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replied to 's question.
As an aspiring editor, this has sometimes been my Achilles heel. When connecting two independent clauses, I sometimes find it difficult to know whether I should use a semicolon or a colon. I understand that semicolons should precede words such as ...
 Here is a useful paper on the subject: http://owl.english.purdue.edu/engagement/2/1/44 /
Semicolons are much more frequently used than colons between independent clauses. Of course, the period (full stop) is the most frequently used. The other punctuation marks (semicolon, colon) should be ...
 Yes, I saw that page before. However, I also saw this page, stating that colons can be used if the second clause is directly related to the first clause. http://www.grammarly.com/handbook/punctuation/colon/2/colon-between-independent-clauses /
But what constitutes "directly"?
Not sure where the "link" feature is for this forum.
 I generally avoid colons as punctuation between independent clauses.
It is safer to use a semicolon and not worry about it.
Colons are common in titles and subtitles. Here is a well-known example:
Dr. Strangelove or: How I Learned to Stop Worrying ...
replied to 's question.
"It has gotten much hotter." I have learned that there are four usages of present perfect tense like 1) Experience Have you met him before? 2) Completion I have already finished the project. 3) Result I have lost my wallet. ( I do not have it now) 4) Continua ...
Hans51"It has gotten much hotter."? I think...
I don't think so. That would be more like "It has been getting much hotter". More likely, "result". In any case I doubt you can put every sentence with a present perfect verb into one of these categories.
CJ ...
Hans51What do you native English speakers...
I would argue for "experience" because you are experiencing the increased temperature.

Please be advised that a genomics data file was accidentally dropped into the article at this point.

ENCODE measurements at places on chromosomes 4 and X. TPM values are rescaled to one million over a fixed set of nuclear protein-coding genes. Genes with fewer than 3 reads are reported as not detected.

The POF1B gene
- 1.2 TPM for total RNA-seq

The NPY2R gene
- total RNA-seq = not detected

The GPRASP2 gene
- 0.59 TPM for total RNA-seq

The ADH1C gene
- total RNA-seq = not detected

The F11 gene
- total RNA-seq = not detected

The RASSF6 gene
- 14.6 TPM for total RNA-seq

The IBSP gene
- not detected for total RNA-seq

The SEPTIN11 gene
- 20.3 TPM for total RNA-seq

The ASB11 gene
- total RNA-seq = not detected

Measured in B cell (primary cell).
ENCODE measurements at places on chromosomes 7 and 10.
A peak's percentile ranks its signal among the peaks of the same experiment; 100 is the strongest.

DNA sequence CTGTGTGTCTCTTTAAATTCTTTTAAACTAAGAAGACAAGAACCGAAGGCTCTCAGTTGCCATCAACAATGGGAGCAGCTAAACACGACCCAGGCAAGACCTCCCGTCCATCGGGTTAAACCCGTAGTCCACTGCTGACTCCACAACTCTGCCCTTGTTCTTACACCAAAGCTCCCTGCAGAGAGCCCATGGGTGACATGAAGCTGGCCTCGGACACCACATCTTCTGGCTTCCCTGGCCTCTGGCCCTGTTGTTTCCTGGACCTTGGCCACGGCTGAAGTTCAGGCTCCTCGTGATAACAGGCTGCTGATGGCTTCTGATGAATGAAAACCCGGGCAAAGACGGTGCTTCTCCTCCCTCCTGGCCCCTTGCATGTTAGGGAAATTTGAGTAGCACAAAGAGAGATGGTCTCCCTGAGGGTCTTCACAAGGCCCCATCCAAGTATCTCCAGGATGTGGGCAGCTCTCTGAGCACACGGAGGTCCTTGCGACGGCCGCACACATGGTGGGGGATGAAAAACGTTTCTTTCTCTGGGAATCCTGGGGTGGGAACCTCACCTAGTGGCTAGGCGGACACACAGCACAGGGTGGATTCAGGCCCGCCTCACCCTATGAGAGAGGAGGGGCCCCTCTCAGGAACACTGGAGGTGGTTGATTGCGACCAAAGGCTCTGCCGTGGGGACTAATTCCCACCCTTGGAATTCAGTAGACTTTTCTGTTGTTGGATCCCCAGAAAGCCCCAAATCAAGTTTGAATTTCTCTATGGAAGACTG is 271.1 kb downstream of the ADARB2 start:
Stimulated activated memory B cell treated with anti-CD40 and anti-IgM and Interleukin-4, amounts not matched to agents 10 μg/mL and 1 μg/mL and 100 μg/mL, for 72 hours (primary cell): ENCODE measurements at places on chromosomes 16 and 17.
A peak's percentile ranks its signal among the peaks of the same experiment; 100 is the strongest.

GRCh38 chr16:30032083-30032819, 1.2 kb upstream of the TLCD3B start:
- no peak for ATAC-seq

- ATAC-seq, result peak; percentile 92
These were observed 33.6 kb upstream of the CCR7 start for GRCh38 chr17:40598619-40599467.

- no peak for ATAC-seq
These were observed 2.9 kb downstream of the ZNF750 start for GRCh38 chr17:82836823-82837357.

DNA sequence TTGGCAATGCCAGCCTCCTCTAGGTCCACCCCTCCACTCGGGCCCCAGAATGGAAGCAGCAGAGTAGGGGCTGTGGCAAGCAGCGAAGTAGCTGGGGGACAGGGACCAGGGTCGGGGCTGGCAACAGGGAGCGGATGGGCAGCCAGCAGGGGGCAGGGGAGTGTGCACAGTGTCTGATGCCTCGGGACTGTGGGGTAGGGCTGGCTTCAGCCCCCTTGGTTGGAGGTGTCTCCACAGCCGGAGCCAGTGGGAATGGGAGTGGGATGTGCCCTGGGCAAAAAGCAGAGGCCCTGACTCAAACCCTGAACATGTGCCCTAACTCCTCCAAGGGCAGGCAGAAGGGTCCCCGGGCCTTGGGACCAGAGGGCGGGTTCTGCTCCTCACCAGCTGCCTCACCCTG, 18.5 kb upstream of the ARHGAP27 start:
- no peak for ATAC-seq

If these categories are useful for you to decide between present, past and present perfect, then that is fine.
But if they confuse you, (as they would confuse ...
AlpheccaStarsI would argue for "experience"...
I don't think it means "experience" like that; it means "experience" as in something one has done or experienced at least once (e.g. "Have you ever been to Paris?"). ...
replied to 's question.
Hello everyone. As you see from the title, I have a really hard time with the word toothache. Some people (native speakers) say there is no pause between tooth and ache, and it should be pronounced as one word. I am not satisfied with that answer ...
 Here is a good site for pronunciation:
Or click on the loudspeaker icon here: http://www.thefreedictionary.com/toothache
replied to an anonymous question.
'E-learning as a vigorous on educational change' can someone interpret that. Is it a correct English. Thanks
Anonymous Is it correct English?
No. I have no idea what they are trying to say here.
vigorous is an adjective. There is a noun missing: eg. "a vigorous activity"
replied to 's question.
Unlike he father, he lacks intelligence. Does it mean he is different from his father and his father has intelligence? Please help. Also, can 'unlike' be used with gerunds? Please could you tell me as much as possible about 'unlike'? Please ...
tenjingUnlike he father, he lacks...
Yes, but this should say "Unlike his father, ...". He lacks intelligence; his father does not.
tenjingAlso, can 'unlike' be used with gerunds?
In some cases yes. "Unlike swimming, running comes fairly naturally to most of us", "It is not unlike watching paint dry". However, injudicious use may ...
tenjingUnlike his father, he lacks intelligence.
unlike = not like
Unlike his father... = He is not like his father.
He lacks intelligence. = He is not smart.
Because he is not like his father, and he is not smart, then his father must be smart.
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